The following is a question submitted by a reader to Federal Times columnist Reg Jones, a charter member of the senior executive service and the resident expert on federal employee retirement issues.

A Fed Times reader asks:

“In you opinion, would processing time for amenities be shorter if someone retired at the end of November instead of the end of December, due to the large amount of people that retire at the end of December?”

Reg’s response:

Yes, more employees retire in December than in November but that’s not by a wide margin. Still, processing of retirements is usually a bit faster for November retirees than for those who retire in December. However, when picking a date to retire there are other things to consider.

For example, if you retire no later than November 30, 2024, you will be on the annuity roll for a full year and receive a full cost-of-living adjustment to your annuity in January, 2026. If you retire no later than December 31, you will be on the annuity roll for 11 months and receive only 11/12ths of the COLA. Another factor to consider is when your pay period ends. Financially it’s better to retire at the end of a pay period so that you’ll get credit for any sick and annual leave earned during those two weeks.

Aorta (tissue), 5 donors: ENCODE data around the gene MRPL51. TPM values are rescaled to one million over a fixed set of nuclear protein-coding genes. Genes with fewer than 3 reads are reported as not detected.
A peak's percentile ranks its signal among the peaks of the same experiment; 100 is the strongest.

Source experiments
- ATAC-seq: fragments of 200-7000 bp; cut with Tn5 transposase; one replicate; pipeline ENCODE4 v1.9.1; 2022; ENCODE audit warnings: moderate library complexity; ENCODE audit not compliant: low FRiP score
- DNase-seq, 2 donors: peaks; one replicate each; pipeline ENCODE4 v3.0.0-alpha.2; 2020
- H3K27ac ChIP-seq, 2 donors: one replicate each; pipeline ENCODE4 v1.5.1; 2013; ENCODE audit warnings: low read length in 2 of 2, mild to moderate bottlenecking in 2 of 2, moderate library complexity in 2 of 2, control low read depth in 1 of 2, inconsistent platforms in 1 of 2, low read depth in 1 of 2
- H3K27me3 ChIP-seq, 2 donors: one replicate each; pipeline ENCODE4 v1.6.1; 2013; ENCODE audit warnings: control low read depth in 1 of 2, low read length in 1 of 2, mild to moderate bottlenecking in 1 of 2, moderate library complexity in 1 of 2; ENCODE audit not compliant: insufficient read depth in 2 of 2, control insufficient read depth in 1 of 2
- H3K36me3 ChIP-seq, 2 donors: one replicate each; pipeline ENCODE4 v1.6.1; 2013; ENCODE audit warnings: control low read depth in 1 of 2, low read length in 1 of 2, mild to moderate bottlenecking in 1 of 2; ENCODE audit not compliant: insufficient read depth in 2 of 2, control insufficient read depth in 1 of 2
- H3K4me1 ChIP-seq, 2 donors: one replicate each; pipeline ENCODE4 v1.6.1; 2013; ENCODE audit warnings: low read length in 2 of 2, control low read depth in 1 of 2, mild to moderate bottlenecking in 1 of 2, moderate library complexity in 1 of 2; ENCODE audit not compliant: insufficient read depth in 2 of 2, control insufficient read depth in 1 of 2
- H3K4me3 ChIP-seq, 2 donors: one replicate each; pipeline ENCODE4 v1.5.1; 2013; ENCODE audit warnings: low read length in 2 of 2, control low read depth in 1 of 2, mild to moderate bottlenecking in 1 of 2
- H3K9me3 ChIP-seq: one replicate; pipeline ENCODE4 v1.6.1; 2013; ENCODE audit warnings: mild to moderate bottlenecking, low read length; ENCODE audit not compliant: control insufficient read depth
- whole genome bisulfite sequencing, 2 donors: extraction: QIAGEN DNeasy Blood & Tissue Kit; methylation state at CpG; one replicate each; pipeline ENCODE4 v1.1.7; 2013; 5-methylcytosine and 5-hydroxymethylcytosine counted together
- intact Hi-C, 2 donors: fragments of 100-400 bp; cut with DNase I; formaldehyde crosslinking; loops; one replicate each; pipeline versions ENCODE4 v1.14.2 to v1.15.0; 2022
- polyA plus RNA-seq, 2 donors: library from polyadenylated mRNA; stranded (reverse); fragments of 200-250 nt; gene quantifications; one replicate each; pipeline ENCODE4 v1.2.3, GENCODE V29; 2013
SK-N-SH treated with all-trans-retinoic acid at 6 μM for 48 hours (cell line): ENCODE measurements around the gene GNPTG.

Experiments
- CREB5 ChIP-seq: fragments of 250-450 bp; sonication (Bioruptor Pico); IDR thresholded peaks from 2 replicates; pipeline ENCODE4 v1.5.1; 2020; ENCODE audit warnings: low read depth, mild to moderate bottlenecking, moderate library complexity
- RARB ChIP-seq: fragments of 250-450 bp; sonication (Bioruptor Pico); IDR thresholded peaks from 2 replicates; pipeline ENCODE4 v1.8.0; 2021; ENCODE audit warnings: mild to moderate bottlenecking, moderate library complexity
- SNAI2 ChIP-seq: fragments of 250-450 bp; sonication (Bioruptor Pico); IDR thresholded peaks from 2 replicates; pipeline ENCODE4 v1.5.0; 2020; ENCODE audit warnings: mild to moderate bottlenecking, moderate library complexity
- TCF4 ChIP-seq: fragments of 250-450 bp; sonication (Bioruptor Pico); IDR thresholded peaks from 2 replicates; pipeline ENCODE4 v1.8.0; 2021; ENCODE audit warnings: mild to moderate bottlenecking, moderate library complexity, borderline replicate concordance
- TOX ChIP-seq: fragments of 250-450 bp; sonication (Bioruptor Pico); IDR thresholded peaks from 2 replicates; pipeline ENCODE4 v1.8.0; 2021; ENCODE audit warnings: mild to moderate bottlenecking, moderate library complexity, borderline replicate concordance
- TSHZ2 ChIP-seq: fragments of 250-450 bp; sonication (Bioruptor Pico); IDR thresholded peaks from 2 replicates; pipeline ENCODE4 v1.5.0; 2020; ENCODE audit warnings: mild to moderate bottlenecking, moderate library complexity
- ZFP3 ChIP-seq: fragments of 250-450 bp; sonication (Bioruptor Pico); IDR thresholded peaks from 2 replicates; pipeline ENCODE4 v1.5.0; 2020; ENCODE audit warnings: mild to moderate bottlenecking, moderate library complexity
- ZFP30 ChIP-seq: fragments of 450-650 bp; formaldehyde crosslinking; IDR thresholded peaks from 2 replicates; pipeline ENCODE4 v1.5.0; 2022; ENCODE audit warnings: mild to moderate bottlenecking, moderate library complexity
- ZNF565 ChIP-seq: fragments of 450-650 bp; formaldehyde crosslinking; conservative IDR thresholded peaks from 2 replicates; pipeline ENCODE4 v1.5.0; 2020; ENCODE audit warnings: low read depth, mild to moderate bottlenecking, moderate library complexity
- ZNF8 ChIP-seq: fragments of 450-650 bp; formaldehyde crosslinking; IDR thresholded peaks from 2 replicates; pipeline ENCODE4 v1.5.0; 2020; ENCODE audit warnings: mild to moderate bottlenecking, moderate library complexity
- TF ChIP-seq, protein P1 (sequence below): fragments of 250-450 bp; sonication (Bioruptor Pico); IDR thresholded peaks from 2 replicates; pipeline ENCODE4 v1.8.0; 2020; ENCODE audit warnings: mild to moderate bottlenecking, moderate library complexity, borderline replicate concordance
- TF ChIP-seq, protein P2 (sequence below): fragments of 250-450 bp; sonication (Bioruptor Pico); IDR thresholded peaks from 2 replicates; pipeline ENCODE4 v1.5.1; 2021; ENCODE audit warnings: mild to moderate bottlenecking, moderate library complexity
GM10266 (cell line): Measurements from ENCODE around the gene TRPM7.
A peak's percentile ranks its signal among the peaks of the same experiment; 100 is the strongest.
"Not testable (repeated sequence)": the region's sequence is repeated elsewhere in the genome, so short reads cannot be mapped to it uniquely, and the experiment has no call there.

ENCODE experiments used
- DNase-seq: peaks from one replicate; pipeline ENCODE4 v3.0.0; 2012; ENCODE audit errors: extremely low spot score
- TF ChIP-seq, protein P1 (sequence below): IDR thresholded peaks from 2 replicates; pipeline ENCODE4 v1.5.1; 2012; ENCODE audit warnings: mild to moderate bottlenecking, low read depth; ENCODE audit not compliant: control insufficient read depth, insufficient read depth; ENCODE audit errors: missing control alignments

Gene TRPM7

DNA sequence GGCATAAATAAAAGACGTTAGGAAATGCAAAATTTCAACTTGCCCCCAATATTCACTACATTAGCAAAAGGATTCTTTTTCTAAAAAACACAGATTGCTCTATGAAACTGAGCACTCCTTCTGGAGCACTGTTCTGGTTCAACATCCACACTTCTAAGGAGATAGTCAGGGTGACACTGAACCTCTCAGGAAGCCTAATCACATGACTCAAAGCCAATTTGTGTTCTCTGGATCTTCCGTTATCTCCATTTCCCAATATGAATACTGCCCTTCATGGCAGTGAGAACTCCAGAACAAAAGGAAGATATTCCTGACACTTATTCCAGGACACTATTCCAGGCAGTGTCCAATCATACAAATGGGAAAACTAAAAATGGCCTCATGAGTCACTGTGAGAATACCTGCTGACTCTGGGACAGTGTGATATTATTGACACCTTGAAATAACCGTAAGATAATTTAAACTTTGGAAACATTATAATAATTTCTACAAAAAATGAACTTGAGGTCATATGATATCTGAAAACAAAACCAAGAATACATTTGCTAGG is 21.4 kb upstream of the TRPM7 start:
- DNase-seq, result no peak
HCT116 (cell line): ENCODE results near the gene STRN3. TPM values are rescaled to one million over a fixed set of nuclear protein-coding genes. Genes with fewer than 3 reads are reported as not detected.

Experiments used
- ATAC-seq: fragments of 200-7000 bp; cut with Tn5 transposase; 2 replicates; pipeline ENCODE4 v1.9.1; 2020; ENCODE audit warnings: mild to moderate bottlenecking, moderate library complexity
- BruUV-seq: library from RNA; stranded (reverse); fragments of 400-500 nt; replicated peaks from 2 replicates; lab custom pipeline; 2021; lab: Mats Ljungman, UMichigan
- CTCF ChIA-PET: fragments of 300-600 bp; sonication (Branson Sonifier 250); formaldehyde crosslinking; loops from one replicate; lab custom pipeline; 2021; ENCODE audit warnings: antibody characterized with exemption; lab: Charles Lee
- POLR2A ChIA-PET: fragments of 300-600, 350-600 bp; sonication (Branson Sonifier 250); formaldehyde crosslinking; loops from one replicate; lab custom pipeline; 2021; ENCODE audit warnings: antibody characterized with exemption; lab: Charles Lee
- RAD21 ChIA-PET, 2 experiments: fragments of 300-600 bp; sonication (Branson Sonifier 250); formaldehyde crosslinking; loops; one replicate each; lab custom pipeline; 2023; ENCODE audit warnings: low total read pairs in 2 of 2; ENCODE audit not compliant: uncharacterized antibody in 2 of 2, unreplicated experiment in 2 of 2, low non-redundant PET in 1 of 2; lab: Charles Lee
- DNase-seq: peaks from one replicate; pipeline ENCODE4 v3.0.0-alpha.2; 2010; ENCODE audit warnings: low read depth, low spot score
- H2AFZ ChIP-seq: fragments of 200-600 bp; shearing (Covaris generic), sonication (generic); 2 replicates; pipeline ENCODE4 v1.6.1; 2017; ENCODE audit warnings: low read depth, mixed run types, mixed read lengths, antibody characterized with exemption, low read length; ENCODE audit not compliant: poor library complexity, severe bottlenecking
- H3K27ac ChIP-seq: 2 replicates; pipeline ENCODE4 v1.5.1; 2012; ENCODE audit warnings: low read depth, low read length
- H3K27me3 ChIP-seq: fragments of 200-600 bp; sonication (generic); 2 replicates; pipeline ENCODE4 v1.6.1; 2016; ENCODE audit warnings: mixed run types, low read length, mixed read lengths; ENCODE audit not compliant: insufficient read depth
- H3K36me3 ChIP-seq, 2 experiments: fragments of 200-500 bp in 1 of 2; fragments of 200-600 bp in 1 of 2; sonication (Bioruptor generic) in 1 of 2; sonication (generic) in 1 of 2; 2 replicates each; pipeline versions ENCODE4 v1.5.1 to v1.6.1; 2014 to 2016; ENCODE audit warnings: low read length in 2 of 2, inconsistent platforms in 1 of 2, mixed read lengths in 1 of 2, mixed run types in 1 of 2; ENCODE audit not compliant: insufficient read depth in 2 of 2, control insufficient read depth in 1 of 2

Tipping the balance the other way is the fact that the closer you are to the beginning of a new leave year, more of your unused annual leave will be paid to you at the new hourly pay rate. That’s because annual leave is projected forward as if you were still on the payroll.

So, the choice of when to retire is up to you. Just pick it with your eyes open.

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Reg Jones, a charter member of the senior executive service, is our resident expert on retirement and the federal government. From 1979 to '95, he served as an assistant director of the Office of Personnel Management handling recruiting and examining, white and blue collar pay, retirement, insurance and other issues. Opinions expressed are his own.

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